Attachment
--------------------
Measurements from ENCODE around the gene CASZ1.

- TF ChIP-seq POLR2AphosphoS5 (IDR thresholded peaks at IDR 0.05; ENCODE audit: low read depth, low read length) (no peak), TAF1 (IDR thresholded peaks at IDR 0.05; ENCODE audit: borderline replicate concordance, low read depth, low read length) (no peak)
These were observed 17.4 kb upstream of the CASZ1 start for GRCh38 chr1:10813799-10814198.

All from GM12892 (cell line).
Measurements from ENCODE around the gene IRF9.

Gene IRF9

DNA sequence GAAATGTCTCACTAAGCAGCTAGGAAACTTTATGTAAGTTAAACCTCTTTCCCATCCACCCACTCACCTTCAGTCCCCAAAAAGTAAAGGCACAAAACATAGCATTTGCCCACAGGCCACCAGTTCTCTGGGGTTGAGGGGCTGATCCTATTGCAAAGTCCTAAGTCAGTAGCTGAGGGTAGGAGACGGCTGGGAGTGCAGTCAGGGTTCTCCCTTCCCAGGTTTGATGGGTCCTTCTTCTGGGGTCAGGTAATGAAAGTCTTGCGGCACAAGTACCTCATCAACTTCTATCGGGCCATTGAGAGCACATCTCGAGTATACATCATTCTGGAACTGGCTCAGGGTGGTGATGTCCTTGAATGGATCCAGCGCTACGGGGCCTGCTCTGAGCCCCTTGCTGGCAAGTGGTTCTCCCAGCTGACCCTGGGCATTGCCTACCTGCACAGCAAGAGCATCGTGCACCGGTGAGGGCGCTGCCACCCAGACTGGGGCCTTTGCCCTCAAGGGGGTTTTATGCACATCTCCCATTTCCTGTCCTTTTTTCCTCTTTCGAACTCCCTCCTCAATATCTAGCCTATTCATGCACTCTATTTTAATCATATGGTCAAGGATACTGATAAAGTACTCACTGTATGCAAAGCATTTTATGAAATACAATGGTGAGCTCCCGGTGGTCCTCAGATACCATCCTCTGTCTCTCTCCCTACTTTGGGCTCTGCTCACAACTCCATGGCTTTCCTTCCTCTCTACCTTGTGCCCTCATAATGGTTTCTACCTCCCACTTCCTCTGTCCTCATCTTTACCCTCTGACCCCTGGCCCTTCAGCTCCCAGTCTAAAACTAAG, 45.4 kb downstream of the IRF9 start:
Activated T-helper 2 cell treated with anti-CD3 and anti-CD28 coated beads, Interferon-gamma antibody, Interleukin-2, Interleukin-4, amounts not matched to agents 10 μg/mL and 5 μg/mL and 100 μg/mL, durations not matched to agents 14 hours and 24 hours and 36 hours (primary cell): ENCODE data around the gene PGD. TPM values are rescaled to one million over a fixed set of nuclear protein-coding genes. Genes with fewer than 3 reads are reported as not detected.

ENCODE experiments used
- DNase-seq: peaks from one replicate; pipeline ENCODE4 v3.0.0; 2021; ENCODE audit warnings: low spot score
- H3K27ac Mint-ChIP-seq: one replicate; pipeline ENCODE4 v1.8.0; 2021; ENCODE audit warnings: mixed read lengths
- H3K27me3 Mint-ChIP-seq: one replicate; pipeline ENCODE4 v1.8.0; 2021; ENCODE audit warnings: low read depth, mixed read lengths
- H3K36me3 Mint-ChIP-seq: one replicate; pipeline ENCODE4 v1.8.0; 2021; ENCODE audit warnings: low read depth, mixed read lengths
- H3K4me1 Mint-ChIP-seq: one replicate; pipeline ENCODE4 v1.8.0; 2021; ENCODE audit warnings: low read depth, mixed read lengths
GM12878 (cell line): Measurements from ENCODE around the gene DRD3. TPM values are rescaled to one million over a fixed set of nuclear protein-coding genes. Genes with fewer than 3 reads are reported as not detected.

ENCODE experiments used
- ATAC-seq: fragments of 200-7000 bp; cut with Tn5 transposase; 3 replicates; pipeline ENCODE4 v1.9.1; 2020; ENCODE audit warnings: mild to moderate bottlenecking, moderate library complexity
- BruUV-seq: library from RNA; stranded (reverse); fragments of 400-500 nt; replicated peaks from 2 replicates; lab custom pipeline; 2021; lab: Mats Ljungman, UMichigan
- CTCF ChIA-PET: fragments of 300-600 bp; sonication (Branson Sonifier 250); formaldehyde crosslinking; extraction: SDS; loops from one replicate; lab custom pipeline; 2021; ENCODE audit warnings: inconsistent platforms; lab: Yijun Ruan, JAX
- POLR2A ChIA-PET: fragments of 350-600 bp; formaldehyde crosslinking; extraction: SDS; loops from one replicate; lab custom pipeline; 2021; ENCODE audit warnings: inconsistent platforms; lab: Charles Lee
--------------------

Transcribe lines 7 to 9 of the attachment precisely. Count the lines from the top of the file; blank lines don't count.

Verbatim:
DNA sequence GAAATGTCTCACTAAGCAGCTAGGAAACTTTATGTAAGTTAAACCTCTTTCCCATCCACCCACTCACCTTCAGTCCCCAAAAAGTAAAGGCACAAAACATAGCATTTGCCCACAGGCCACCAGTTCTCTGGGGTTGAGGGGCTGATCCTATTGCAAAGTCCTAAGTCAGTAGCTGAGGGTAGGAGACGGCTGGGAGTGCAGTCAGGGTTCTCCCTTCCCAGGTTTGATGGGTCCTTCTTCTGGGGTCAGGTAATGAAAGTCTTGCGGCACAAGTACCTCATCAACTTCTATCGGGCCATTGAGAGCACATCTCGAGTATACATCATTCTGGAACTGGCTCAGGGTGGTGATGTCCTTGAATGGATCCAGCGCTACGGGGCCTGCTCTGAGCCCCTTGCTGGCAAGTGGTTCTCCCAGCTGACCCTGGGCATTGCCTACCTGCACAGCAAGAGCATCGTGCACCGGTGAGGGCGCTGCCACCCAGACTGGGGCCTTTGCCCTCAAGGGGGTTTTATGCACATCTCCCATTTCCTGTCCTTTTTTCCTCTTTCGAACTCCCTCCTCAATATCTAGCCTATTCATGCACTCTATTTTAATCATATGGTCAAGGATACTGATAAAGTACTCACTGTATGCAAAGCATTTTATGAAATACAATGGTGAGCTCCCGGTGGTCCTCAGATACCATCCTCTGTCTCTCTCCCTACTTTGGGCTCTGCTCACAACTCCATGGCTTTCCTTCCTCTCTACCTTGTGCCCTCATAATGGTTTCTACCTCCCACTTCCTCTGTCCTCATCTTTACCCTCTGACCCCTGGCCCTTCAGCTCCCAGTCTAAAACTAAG, 45.4 kb downstream of the IRF9 start:
Activated T-helper 2 cell treated with anti-CD3 and anti-CD28 coated beads, Interferon-gamma antibody, Interleukin-2, Interleukin-4, amounts not matched to agents 10 μg/mL and 5 μg/mL and 100 μg/mL, durations not matched to agents 14 hours and 24 hours and 36 hours (primary cell): ENCODE data around the gene PGD. TPM values are rescaled to one million over a fixed set of nuclear protein-coding genes. Genes with fewer than 3 reads are reported as not detected.

ENCODE experiments used